Ph.D. Program

Founded by the distinguished theatre historian Barnard Hewitt, the Ph.D. Program in theatre at the University of Illinois at Urbana-Champaign is one of the oldest and most prestigious in the country with more than 130 degrees granted. Its graduates are leading scholars and teachers across the country. The program has been recognized for its focus on American theatre history. The vast collections of the University Library make the campus one of the nation’s most productive centers for arts research. The program is designed for students who wish to undertake a scholarly study of theatre. The program requires students to acquire a general knowledge of the history, literature, and theory of theatre in its social and cultural contexts. This broad study is accomplished in courses taken during the first two years of residence and is tested in a Preliminary Examination.The program further requires students to develop expertise in a particular branch of theatre. This “Special Field” may be in a specific era or genre of dramatic literature or in the history and theory of a particular area of theatre. The completion of the degree requires a dissertation, which must be an original contribution to theatre scholarship in the area of the special field.
Recent books by Department of Theatre Faculty:
Peter A. Davis, The Writing of Androboros:  A Microhistory of America’s First Play
Valleri J. Hohman, Russian Culture and Theatrical Performance in America, 1891-1933Robert B. Graves, Lighting the Shakespeare Stage, 1567-1642

Admission to the Ph.D. Program normally requires the presentation of a master’s degree in theatre or in a closely related field. A student finishing an M.A. degree in theatre at the University of Illinois at Urbana-Champaign must apply formally and will be considered in competition with applicants who have taken master’s degrees elsewhere. Because applications for admission usually far exceed capacity, the selection process is highly competitive.

The committee on admissions tends to select those applicants who present a solid array of theatre and dramatic literature courses, knowledge of a foreign language, and real promise of earning degrees within a reasonable time. Preference is given to applicants who will be full-time students and active degree candidates.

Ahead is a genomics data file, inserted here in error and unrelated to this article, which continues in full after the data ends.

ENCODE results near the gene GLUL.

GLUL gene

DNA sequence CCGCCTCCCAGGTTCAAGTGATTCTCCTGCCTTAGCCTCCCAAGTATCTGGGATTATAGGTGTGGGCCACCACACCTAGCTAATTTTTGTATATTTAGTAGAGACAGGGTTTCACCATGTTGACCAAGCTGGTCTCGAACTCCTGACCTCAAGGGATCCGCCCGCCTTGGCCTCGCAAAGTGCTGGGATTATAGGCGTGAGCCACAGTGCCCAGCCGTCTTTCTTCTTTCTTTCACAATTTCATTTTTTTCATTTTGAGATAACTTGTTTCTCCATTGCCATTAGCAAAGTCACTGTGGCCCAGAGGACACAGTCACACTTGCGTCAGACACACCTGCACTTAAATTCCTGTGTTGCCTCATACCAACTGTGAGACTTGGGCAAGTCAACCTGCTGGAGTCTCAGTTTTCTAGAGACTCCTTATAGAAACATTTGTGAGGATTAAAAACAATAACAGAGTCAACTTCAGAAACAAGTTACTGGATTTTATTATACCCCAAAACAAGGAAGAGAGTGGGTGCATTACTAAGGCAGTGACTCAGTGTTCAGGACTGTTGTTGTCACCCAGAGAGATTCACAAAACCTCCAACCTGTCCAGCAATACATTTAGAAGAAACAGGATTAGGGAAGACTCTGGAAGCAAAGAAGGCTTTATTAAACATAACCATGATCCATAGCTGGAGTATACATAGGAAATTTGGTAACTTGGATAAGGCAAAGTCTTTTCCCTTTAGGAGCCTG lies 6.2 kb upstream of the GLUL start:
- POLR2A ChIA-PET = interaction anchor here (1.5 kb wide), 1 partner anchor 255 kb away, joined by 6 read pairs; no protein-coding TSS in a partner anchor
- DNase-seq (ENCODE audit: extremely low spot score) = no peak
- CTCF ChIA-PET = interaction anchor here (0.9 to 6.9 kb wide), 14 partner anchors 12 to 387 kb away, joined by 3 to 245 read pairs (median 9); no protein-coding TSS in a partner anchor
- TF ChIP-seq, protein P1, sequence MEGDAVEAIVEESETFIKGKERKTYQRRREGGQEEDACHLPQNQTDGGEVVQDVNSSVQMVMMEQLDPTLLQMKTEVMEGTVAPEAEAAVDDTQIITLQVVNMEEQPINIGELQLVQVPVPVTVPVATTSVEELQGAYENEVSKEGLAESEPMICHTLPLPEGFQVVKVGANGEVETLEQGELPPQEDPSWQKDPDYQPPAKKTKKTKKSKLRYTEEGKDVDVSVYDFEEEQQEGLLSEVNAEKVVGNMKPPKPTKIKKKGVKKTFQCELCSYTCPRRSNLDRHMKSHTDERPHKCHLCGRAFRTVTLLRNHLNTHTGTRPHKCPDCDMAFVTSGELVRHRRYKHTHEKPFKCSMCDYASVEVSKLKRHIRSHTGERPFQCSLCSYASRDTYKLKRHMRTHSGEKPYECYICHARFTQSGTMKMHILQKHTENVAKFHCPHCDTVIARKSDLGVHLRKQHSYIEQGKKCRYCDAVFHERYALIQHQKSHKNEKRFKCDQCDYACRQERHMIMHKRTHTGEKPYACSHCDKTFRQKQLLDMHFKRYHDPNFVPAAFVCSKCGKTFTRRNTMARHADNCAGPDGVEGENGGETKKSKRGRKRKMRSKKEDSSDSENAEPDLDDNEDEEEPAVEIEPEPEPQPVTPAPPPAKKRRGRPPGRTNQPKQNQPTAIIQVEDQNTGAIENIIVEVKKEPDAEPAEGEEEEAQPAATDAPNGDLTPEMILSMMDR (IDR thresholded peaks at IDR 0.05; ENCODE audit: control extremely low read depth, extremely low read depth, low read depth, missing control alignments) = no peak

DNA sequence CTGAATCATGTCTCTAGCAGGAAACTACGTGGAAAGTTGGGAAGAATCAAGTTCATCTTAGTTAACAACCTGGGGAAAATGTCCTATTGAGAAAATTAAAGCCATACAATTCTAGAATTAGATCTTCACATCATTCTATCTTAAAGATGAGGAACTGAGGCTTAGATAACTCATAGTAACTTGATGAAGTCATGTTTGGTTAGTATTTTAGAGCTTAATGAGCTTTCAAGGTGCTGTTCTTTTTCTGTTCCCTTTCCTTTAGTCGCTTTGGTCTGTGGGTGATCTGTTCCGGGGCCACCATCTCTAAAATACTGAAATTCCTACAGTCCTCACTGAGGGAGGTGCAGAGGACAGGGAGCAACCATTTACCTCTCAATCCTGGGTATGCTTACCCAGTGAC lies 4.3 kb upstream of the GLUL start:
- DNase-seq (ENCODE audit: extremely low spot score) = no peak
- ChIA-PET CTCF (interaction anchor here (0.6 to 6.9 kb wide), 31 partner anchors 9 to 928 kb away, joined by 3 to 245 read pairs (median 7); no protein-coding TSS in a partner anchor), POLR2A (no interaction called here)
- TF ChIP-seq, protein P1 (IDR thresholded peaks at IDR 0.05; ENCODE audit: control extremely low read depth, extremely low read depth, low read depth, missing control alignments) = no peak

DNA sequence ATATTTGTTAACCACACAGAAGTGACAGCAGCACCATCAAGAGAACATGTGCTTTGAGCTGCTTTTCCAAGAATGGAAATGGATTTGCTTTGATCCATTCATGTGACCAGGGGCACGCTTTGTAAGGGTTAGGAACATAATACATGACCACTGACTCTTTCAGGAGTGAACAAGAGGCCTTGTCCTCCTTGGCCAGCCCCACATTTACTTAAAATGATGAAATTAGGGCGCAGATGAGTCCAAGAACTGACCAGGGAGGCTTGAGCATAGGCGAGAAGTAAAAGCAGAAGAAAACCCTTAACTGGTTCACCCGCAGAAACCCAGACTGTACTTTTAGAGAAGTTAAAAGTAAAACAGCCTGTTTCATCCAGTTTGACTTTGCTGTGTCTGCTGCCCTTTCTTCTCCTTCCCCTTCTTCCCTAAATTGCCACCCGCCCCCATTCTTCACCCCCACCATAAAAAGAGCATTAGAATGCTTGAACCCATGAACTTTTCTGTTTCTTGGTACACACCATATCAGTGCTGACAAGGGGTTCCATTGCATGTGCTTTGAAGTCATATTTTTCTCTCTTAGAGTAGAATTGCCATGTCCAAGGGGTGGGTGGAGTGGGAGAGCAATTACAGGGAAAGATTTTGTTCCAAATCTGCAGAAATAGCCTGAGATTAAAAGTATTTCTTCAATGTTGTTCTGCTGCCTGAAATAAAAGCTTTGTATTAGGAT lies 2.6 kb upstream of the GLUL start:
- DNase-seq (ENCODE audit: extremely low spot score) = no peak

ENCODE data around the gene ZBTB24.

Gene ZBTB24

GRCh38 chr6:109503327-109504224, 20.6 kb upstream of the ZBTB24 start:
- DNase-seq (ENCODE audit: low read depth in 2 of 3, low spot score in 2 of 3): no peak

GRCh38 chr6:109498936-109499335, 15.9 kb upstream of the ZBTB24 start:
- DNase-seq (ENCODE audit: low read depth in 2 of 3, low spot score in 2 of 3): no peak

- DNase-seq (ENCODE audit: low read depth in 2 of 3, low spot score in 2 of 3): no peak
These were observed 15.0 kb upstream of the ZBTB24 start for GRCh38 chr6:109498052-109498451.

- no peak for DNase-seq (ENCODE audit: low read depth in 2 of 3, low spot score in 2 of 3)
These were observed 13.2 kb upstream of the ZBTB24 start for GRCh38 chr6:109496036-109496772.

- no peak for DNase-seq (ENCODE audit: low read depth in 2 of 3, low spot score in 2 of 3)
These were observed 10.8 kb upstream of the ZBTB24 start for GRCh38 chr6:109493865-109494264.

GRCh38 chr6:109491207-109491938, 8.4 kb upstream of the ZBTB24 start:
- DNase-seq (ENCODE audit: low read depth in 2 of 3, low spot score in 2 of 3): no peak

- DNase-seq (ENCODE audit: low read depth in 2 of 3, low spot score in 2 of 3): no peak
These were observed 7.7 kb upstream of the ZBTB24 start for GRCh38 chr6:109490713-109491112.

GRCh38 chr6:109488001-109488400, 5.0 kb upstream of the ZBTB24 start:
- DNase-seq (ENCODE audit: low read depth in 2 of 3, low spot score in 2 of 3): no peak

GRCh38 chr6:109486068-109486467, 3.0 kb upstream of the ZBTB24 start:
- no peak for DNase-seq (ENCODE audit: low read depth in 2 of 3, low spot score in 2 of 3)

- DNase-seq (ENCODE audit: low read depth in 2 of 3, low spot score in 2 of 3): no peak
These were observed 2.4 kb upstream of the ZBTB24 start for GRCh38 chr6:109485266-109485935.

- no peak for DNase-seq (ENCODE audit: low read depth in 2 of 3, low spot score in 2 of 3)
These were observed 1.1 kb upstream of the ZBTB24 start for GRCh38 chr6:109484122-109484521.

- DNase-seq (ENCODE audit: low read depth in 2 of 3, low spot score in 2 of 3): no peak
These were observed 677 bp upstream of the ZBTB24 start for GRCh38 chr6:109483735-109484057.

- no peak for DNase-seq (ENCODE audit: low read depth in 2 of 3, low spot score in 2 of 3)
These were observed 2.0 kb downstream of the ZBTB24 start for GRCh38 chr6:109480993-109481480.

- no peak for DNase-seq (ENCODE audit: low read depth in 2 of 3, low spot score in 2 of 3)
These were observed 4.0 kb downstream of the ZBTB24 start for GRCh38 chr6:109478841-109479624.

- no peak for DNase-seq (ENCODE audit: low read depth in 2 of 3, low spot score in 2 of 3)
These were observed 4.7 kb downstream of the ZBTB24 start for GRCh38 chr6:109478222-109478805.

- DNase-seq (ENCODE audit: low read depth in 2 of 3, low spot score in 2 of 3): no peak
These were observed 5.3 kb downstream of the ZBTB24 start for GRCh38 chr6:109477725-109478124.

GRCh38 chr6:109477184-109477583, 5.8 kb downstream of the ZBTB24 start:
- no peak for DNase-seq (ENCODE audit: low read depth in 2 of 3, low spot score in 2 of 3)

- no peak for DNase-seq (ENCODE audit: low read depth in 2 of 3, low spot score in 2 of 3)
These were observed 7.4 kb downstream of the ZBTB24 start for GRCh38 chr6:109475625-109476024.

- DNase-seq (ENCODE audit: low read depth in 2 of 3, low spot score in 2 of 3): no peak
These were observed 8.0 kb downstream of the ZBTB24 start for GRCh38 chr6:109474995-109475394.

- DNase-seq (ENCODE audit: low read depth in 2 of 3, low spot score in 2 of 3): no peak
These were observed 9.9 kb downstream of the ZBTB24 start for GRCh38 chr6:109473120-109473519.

While interviews are not required, we strongly recommend prospective students visit the Illinois campus to meet with faculty and students. To arrange an interview, contact the Chair of the M.A./Ph.D. Program (

Admission Requirements:

  • Transcripts of all previous college work.
  • Graduate Record Exam (GRE) scores in the verbal section.
  • Three letters of recommendation, preferably from instructors of the applicant’s theatre and drama classes or from experienced theatre professionals (to be sent separately by the letter writers).
  • Two writing samples consisting of original scholarly or critical essays. These may be papers written for earlier courses or newly written papers for the application. They should demonstrate the applicant’s competence in writing and in dealing with a significant topic in theatre or drama.
  • A statement of academic and professional intentions.
  • A resume of activities in theatrical production.
  • International students must submit recent TOEFL scores. The minimum score for consideration is 550. In addition, the Test of Written English (TWE) is strongly encouraged for non-native speakers.

Application deadline: January 15 (decisions are ordinarily announced by March 1 in the spring preceding enrollment). Contact Peter Davis ( if you have any questions.

Financial aid is available to most Ph.D. students admitted to the program. The Department offers several teaching and research assistantships and a limited number of fellowships. Tuition and fee waivers are included in all assistantships and fellowships. Financial aid is ordinarily provided for four academic years to students who remain in good standing and successfully complete their assigned duties.

Current students needing assistantship in the following academic year must write an email to the Chair of the M.A./Ph.D. program describing all previous assistantships the student has had at UIUC and list two ranked choices for desired assistantship in the following academic year. A brief explanation should be given as to why the student is qualified to take on the assistantship. All current students may submit the email, but preference will be given to those in their first three years of the program. Assistantships are awarded on a competitive basis, and the faculty considers the student’s performance in coursework and previous assistantships when making the decision. The email must be received by February 1.